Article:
Fall and winter driving preparedness

By Matt Reid, Senior Safety Consultant

Fall is a favorite season for many Virginians.  Getting a break from the hot, humid weather and enjoying the stunning fall foliage is looked forward to by many of us.  As defensive drivers, we should take the opportunity during this time of change to prepare for the additional driving risks both fall and winter create.

Wet leaves during the fall are a road hazard that can reduce tire traction.  Braking, steering and stopping can be compromised by wet leaves.  Leaves can also obscure street markings, potholes, and curbs.

Once the fall season arrives, we know that winter is fast approaching.  In addition, winter weather can occur during the fall season in Virginia.  Spending some time and resources to prepare these changing conditions could possibly save a life.  Here are some helpful suggestions that can get you prepared for fall and winter driving:

Tire safety and general maintenance

Maintaining your car’s tires is critical to safely driving your vehicle at this time of year.  Tires affect the car’s ride, handling, traction, and safety.  They are the critical connection between the car and the road in all types of weather conditions.  Therefore, you should ensure that your tires have adequate tread, are aligned and properly balanced, and contain the correct tire pressure.  Generally, you should rotate your tires every 6,000 miles.   

Ensure that all exterior lights are working, windshield wipers are in good condition and the car is properly maintained according to its’ manufacturer.  Being proactive in these areas can greatly reduce your odds of breaking down, having an accident or some other unwanted event while driving.

Driving tips

Increase the following distance between you and the vehicle in front of you if road conditions are less than ideal.  Wet leaves, icy roads and snow typically require more braking distance.

Allow more time to get to your destination.  Giving yourself more than enough travel time will help in ensuring a safe speed without feeling the need to take risks by driving too fast for conditions.

Be mindful of school buses during your pre-dawn/early evening commutes.  Our days are shorter and visibility is therefore reduced.  School aged children are typically not aware of the dangers of oncoming traffic and may expose themselves to your vehicle. 

Always travel with sunglasses, an adequate amount of windshield washer fluid, clean glass inside and out and properly adjusted mirrors.  With the sun lower in the sky, the intense glare can often obscure our vision in the morning and afternoon.  We are often traveling more in darker conditions with less hours of sunlight this time of year.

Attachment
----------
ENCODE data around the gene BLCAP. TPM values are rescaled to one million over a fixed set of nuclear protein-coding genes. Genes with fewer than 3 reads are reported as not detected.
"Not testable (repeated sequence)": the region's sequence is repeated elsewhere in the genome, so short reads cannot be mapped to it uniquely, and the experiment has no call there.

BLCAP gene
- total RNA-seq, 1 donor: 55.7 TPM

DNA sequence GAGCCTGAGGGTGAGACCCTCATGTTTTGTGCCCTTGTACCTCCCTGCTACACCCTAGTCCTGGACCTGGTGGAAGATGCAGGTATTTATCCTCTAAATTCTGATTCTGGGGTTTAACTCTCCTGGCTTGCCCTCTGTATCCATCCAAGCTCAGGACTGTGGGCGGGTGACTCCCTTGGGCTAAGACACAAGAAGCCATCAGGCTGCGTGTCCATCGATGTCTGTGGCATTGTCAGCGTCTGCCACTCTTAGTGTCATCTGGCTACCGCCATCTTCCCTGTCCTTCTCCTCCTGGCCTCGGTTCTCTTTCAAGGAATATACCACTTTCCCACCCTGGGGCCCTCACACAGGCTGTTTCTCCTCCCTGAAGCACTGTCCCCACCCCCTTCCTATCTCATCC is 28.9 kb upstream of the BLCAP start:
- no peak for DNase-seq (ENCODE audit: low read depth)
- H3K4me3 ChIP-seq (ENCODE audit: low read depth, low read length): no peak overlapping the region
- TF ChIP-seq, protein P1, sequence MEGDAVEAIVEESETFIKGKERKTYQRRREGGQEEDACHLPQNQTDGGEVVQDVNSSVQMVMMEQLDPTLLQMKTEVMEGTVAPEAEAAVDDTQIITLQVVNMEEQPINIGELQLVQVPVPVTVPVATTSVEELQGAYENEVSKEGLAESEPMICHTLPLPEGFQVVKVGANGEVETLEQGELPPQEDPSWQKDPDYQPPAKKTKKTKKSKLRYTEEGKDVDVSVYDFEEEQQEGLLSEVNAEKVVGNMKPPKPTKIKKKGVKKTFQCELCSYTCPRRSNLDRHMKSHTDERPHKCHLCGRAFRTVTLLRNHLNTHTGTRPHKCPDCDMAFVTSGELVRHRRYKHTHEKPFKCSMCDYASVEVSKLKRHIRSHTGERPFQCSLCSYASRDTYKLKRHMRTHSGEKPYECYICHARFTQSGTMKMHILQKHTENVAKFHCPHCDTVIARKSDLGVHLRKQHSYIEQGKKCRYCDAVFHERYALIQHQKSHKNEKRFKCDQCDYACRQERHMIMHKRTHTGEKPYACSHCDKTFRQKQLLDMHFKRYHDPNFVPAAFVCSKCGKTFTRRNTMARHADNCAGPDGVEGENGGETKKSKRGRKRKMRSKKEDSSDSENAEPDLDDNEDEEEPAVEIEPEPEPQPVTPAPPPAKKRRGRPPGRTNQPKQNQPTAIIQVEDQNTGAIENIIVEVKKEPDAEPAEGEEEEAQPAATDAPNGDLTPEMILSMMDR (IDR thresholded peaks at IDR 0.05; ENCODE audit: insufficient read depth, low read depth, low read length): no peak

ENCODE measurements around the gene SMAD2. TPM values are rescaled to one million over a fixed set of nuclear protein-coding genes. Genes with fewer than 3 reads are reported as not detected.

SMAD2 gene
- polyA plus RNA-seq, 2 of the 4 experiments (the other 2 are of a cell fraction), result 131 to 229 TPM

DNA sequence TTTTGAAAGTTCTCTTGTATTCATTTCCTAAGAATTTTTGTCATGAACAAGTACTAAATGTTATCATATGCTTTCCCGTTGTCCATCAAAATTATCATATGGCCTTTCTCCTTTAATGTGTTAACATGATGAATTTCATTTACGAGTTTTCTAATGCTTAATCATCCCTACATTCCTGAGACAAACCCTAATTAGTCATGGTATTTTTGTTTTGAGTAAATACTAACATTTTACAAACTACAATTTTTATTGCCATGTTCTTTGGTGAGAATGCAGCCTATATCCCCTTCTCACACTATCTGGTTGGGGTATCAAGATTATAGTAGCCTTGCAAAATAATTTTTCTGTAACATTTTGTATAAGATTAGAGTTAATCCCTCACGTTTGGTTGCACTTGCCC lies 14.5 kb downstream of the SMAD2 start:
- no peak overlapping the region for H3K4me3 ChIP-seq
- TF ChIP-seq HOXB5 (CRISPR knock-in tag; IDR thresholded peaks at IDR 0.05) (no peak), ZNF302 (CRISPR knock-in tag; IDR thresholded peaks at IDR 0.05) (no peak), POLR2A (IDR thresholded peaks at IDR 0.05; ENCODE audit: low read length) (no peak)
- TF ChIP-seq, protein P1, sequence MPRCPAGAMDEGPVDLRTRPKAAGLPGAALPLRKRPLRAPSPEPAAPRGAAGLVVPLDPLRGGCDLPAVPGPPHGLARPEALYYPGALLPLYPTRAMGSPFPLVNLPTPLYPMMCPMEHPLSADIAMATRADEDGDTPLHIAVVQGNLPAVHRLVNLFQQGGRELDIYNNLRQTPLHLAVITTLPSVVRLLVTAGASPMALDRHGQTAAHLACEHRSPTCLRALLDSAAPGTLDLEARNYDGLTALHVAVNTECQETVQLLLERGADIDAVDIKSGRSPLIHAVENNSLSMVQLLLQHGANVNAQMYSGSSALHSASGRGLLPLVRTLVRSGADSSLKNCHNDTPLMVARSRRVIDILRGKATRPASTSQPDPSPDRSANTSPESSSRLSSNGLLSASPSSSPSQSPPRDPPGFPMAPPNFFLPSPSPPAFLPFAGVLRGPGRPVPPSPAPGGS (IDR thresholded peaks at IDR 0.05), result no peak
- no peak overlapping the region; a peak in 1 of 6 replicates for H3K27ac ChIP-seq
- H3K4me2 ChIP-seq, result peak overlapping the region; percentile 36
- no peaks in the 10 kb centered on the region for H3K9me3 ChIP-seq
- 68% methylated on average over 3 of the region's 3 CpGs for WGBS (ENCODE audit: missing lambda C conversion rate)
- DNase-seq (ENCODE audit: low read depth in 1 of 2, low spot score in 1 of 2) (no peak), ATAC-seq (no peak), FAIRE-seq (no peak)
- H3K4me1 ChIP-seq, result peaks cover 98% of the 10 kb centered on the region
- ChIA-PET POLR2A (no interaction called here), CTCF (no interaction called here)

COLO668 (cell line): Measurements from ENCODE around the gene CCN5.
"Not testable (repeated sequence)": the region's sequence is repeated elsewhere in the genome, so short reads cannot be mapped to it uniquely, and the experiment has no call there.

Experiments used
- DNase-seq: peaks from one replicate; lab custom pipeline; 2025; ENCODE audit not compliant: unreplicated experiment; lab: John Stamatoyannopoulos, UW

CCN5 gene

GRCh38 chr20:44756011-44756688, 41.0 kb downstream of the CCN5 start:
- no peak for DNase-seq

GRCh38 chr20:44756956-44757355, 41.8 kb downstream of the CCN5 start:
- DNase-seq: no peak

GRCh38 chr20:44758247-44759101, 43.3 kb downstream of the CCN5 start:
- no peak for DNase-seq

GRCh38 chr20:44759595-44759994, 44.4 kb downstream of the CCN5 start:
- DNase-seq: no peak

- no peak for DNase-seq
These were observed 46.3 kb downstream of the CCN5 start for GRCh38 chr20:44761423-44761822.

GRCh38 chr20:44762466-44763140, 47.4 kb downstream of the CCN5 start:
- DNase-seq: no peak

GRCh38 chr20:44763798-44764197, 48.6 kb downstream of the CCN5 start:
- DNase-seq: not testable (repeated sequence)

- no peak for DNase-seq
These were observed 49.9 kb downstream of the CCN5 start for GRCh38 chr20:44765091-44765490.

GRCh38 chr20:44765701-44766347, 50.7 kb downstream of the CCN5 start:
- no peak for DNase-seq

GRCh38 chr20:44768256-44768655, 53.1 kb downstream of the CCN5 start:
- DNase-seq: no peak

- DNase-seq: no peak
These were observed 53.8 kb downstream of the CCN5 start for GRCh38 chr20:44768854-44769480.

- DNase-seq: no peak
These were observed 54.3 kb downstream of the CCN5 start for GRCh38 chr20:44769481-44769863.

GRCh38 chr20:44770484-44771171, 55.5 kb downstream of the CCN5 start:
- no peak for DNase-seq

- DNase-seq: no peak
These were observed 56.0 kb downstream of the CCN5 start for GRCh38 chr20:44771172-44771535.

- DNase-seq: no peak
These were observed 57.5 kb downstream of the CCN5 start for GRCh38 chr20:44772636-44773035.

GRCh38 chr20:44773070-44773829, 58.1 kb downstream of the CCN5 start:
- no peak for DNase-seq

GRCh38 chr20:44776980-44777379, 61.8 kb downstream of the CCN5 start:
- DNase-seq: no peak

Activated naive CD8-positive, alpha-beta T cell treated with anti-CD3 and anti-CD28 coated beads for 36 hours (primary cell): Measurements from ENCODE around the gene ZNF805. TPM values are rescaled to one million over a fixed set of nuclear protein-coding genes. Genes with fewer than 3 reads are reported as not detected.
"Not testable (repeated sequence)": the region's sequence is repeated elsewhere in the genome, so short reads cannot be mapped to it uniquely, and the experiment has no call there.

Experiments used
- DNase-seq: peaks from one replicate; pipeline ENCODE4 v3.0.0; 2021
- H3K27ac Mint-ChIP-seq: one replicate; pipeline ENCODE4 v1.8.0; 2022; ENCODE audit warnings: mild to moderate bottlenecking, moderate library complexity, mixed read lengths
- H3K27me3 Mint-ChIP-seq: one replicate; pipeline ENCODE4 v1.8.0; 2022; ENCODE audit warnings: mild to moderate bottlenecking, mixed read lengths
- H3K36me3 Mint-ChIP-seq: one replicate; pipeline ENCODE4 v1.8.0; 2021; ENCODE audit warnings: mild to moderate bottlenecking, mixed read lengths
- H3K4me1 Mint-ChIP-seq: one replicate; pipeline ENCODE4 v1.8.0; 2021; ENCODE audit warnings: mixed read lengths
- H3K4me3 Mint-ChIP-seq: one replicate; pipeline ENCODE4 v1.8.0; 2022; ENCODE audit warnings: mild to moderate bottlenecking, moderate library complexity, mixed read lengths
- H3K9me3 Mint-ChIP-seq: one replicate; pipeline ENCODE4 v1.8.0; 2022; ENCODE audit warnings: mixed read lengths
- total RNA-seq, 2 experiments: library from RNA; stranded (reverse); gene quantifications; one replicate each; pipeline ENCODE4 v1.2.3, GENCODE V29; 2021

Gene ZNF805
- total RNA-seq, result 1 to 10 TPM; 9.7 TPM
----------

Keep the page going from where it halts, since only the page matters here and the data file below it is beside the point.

Ice and snow hazards

Ice and snow can greatly increase our chances of being involved in a crash.  Equip your vehicle with emergency supplies such as a flashlight, ice melt or kitty litter (for traction), cell phone, and a snow/ice scraper. Additional equipment may include jumper cables, a blanket, tools, a small shovel, flares or reflective markers.

Before driving, determine if the trip you are about to take is truly necessary.  If you must drive, take the time to remove snow and ice from all windows and lights.  Clear ice from your mirrors and re-adjust them after cleaning.  Make sure the windshield wipers work and your vehicles’ defroster is keeping ice from reforming on your glass.

Be aware that ice often forms on bridges well before snow/ice is visible on the roads. Avoid accelerating or braking while you are crossing a bridge that may have ice.  Watch out for black ice caused by refreezing in shaded areas, bridges and overpasses.

Make sure you can see and be seen – keep headlights on low. High beams can “blind” you and other drivers.  Ice may re-form on lights and windows, so if a trip takes more than 40-minutes you may need to pull off the road and scrape off the new ice accumulation.

If you are stuck, avoid spinning your tires in one spot. In a parking space, try “rocking” the car backward and forward. If you are stuck at a stoplight, a shovel, burlap bag, kitty litter, etc. may be needed.

If you are stuck, avoid spinning your tires in one spot. In a parking space, try “rocking” the car backward and forward. If you are stuck at a stoplight, a shovel, burlap bag, kitty litter, etc. may be needed.

When driving uphill, avoid driving close behind another vehicle but maintain a steady speed to decrease the risk of losing traction.

Decelerate well in advance of a turn, stopping point, or when descending a hill. With ABS, a continuous braking pressure is the general rule however, when going down a hill, on/off braking will help you maintain a safe speed.

When you start to skid, turn the wheel in the direction you want to go.

Planning for fall and winter weather may just save a life.  Taking the time to be prepared for the adverse driving conditions that fall and winter bring is well worth it for you and your family.

Check out this festively musical video – Snowy Car Crashes…